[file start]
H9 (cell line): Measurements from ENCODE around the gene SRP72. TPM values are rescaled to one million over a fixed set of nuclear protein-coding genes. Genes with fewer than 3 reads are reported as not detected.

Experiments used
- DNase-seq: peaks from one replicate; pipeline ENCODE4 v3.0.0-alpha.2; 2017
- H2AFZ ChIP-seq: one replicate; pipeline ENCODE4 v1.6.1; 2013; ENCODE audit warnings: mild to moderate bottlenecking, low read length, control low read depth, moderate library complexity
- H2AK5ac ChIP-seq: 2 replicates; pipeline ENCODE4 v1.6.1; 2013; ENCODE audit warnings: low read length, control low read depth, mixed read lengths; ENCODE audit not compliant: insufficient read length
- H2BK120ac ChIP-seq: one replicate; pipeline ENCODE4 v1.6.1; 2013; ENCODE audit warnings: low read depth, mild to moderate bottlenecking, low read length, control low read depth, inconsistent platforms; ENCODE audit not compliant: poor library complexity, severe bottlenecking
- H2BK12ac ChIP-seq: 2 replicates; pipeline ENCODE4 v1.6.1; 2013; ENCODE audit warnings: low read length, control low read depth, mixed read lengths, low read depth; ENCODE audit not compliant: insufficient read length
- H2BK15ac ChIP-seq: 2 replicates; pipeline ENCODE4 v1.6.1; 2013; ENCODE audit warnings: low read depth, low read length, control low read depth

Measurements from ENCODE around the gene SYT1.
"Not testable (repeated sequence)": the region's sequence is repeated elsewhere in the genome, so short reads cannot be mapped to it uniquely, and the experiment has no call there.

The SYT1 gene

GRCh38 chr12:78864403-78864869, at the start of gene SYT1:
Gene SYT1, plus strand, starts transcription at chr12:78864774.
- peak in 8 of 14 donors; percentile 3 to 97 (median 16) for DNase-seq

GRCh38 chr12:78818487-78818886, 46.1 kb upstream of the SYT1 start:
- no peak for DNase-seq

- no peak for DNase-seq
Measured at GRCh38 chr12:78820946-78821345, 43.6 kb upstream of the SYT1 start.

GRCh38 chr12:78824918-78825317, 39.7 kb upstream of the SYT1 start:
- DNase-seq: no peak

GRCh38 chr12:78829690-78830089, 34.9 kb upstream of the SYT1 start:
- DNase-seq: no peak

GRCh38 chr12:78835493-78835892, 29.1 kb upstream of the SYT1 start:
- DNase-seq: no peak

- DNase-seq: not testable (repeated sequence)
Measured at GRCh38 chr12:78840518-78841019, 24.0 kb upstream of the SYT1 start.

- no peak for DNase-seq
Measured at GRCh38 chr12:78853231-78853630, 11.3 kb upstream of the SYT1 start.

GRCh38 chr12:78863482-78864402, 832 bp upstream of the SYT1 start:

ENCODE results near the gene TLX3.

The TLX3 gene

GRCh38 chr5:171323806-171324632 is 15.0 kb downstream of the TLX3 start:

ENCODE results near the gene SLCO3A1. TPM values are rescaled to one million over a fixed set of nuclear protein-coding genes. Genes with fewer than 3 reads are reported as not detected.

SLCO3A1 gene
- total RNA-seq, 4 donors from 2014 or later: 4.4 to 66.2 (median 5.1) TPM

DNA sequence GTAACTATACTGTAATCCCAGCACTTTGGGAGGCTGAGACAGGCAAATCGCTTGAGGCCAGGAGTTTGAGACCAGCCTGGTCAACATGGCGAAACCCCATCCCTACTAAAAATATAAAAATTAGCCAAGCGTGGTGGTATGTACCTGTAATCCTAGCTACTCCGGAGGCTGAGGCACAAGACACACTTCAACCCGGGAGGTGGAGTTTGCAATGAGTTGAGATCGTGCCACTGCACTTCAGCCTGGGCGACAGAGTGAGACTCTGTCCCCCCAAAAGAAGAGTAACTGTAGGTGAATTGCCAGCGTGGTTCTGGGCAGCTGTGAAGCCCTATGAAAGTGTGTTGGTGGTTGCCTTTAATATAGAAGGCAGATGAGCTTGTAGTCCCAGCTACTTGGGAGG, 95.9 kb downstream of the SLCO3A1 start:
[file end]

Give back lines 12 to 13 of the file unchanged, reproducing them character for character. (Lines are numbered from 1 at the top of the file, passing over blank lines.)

GRCh38 chr12:78864403-78864869, at the start of gene SYT1:
Gene SYT1, plus strand, starts transcription at chr12:78864774.